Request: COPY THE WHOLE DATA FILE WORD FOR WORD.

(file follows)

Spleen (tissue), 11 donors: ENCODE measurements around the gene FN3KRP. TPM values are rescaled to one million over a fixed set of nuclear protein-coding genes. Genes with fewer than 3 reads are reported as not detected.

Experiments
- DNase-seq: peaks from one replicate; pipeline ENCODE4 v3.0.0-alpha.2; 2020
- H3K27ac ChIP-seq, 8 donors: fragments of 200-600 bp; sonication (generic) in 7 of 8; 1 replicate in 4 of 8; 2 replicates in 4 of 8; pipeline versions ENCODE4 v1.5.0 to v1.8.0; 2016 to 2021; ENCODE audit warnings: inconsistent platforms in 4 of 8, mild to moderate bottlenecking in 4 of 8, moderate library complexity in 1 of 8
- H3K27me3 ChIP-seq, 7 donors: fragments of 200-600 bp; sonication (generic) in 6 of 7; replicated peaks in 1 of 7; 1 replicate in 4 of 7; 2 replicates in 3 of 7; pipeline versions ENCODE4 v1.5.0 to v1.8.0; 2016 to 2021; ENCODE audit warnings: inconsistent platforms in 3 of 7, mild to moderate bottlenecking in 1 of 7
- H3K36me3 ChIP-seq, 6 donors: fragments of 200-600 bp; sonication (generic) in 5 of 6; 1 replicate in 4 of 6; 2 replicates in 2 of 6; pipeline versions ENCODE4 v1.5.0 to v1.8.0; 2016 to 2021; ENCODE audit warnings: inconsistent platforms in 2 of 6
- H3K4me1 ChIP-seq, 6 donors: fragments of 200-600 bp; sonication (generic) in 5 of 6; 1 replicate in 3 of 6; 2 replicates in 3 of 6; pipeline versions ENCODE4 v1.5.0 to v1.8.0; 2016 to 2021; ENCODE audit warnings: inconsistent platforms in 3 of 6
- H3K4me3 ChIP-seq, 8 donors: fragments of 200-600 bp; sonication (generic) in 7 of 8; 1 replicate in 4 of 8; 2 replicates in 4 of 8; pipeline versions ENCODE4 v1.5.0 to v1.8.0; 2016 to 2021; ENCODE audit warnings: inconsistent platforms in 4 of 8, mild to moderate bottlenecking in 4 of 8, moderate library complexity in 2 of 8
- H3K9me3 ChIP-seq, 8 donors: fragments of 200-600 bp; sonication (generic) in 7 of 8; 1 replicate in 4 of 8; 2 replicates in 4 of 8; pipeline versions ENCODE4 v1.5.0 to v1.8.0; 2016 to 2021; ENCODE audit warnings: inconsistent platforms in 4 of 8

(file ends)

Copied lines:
Spleen (tissue), 11 donors: ENCODE measurements around the gene FN3KRP. TPM values are rescaled to one million over a fixed set of nuclear protein-coding genes. Genes with fewer than 3 reads are reported as not detected.

Experiments
- DNase-seq: peaks from one replicate; pipeline ENCODE4 v3.0.0-alpha.2; 2020
- H3K27ac ChIP-seq, 8 donors: fragments of 200-600 bp; sonication (generic) in 7 of 8; 1 replicate in 4 of 8; 2 replicates in 4 of 8; pipeline versions ENCODE4 v1.5.0 to v1.8.0; 2016 to 2021; ENCODE audit warnings: inconsistent platforms in 4 of 8, mild to moderate bottlenecking in 4 of 8, moderate library complexity in 1 of 8
- H3K27me3 ChIP-seq, 7 donors: fragments of 200-600 bp; sonication (generic) in 6 of 7; replicated peaks in 1 of 7; 1 replicate in 4 of 7; 2 replicates in 3 of 7; pipeline versions ENCODE4 v1.5.0 to v1.8.0; 2016 to 2021; ENCODE audit warnings: inconsistent platforms in 3 of 7, mild to moderate bottlenecking in 1 of 7
- H3K36me3 ChIP-seq, 6 donors: fragments of 200-600 bp; sonication (generic) in 5 of 6; 1 replicate in 4 of 6; 2 replicates in 2 of 6; pipeline versions ENCODE4 v1.5.0 to v1.8.0; 2016 to 2021; ENCODE audit warnings: inconsistent platforms in 2 of 6
- H3K4me1 ChIP-seq, 6 donors: fragments of 200-600 bp; sonication (generic) in 5 of 6; 1 replicate in 3 of 6; 2 replicates in 3 of 6; pipeline versions ENCODE4 v1.5.0 to v1.8.0; 2016 to 2021; ENCODE audit warnings: inconsistent platforms in 3 of 6
- H3K4me3 ChIP-seq, 8 donors: fragments of 200-600 bp; sonication (generic) in 7 of 8; 1 replicate in 4 of 8; 2 replicates in 4 of 8; pipeline versions ENCODE4 v1.5.0 to v1.8.0; 2016 to 2021; ENCODE audit warnings: inconsistent platforms in 4 of 8, mild to moderate bottlenecking in 4 of 8, moderate library complexity in 2 of 8
- H3K9me3 ChIP-seq, 8 donors: fragments of 200-600 bp; sonication (generic) in 7 of 8; 1 replicate in 4 of 8; 2 replicates in 4 of 8; pipeline versions ENCODE4 v1.5.0 to v1.8.0; 2016 to 2021; ENCODE audit warnings: inconsistent platforms in 4 of 8